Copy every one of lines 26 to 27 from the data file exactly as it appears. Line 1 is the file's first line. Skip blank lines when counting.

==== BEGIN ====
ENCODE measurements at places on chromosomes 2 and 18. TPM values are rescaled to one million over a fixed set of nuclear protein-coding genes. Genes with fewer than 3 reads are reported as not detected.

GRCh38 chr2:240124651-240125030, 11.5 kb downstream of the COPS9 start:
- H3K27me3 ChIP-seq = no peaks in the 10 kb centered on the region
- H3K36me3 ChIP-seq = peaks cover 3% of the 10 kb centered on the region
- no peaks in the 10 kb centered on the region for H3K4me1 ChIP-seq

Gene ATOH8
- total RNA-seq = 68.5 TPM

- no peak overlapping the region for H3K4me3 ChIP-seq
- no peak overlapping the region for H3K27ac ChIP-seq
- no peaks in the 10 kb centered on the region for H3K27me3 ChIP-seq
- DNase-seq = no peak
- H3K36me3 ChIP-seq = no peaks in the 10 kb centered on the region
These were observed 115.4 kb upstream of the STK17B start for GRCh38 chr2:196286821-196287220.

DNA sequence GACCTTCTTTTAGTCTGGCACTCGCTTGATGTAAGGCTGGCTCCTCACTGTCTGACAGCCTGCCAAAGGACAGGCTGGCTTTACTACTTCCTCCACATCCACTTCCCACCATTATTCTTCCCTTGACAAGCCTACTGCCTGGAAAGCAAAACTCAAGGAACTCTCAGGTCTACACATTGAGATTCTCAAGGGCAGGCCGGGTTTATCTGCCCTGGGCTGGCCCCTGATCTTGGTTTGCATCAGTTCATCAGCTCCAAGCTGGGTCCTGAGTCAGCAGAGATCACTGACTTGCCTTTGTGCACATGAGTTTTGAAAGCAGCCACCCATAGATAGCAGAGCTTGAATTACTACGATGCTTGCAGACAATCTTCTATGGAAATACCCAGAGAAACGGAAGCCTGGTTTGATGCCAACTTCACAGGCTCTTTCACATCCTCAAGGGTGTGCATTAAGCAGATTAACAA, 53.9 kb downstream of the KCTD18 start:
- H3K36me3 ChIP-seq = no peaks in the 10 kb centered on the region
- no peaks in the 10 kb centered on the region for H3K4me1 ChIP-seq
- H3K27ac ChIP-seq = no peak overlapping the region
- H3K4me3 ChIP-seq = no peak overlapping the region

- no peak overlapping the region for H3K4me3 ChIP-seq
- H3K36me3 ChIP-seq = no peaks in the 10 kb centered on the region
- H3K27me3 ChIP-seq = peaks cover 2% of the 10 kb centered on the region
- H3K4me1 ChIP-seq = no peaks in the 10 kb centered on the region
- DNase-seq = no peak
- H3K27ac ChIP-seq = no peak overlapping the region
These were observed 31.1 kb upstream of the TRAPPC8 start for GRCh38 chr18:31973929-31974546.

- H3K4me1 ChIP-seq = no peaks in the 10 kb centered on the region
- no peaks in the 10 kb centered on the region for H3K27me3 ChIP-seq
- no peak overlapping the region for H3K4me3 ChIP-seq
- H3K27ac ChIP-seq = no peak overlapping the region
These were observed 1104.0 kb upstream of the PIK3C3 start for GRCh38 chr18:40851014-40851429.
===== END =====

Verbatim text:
- H3K4me1 ChIP-seq = no peaks in the 10 kb centered on the region
- no peaks in the 10 kb centered on the region for H3K27me3 ChIP-seq